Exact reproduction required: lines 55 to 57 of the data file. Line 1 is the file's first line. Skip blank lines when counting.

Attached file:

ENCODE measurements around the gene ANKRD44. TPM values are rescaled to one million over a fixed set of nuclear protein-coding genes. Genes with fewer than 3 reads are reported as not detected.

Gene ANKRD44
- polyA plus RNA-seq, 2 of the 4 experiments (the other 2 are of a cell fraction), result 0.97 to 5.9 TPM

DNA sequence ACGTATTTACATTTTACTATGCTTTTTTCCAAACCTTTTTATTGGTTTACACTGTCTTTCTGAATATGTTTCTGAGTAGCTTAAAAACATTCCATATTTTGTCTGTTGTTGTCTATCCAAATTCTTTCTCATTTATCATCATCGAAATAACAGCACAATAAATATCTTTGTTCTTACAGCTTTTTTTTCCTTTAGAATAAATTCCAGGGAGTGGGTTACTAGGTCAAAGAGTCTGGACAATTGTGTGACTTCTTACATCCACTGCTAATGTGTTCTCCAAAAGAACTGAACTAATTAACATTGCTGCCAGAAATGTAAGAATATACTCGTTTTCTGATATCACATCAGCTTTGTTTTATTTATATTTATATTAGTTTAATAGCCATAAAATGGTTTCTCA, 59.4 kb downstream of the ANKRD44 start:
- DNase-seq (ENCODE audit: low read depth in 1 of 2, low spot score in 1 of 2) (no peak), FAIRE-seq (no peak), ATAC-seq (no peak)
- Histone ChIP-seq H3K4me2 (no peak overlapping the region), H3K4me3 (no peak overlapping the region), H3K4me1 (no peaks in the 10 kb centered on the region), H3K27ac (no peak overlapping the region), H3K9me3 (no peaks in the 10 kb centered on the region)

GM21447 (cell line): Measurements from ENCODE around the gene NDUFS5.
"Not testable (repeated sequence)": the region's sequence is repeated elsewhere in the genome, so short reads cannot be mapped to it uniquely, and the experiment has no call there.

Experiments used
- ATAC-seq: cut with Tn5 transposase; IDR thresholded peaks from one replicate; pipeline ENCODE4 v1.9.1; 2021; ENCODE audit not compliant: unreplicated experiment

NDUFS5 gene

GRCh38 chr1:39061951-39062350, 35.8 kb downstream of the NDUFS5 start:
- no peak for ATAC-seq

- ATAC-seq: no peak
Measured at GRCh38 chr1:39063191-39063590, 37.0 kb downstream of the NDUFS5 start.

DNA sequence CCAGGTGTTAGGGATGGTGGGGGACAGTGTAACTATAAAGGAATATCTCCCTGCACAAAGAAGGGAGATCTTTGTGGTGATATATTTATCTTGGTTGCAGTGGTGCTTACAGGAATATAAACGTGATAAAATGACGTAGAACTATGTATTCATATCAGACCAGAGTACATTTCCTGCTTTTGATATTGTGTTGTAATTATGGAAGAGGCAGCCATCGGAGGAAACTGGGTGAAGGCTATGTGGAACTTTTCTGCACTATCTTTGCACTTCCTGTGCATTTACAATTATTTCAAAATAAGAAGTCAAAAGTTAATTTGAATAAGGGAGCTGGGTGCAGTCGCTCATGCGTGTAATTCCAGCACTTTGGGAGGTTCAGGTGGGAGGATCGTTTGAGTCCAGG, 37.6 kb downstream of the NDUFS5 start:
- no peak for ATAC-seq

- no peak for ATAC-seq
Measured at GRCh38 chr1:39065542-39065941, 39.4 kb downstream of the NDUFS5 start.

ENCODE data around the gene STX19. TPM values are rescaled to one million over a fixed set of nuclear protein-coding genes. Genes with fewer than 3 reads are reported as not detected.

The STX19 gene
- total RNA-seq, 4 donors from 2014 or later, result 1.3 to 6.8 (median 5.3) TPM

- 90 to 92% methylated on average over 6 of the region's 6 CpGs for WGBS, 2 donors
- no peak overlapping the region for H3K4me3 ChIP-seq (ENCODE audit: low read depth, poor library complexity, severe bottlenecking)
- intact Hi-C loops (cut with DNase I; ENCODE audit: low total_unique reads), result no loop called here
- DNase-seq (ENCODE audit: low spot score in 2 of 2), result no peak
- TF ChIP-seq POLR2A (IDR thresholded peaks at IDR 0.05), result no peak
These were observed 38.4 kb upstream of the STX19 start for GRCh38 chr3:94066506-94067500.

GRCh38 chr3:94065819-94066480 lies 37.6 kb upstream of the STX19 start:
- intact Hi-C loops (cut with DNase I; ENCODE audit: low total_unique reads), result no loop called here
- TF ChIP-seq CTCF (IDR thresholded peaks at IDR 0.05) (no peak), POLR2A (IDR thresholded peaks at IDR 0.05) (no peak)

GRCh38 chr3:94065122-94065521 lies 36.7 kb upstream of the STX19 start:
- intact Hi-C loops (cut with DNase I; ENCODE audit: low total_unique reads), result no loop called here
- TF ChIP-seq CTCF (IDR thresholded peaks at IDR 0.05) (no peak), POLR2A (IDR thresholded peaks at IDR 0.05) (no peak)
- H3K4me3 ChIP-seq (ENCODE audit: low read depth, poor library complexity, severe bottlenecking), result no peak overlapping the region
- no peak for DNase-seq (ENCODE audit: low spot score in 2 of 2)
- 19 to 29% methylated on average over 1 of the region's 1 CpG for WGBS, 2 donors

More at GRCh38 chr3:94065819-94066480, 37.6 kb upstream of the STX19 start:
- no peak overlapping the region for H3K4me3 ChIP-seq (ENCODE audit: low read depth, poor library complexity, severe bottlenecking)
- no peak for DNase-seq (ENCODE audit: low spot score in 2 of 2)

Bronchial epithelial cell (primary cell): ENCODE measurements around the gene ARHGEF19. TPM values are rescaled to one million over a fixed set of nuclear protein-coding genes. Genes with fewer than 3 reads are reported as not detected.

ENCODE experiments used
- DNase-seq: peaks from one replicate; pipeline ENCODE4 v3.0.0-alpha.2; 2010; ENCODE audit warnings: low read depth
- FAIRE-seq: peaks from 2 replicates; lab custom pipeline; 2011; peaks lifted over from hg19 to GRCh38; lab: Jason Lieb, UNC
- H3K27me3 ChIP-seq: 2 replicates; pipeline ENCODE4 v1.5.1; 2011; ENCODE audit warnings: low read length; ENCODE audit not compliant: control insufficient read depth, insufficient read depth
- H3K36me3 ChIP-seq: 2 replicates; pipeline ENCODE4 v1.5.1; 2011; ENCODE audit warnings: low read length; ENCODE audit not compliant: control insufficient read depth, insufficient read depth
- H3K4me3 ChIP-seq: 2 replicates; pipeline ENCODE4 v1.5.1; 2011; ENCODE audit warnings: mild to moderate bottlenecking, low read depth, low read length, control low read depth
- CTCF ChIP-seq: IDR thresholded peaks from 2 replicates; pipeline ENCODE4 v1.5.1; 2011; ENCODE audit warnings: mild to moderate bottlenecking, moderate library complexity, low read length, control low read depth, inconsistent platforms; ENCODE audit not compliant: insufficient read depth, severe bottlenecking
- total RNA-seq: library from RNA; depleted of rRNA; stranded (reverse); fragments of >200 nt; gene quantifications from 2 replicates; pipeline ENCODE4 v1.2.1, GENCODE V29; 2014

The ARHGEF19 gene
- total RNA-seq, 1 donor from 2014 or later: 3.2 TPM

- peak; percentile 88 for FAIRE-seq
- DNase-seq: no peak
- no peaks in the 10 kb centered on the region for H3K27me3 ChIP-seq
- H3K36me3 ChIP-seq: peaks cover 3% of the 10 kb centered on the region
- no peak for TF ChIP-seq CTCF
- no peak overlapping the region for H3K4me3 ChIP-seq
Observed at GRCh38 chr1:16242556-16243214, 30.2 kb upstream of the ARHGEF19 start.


- H3K36me3 ChIP-seq: peaks cover 3% of the 10 kb centered on the region
- no peak for TF ChIP-seq CTCF
- no peak overlapping the region for H3K4me3 ChIP-seq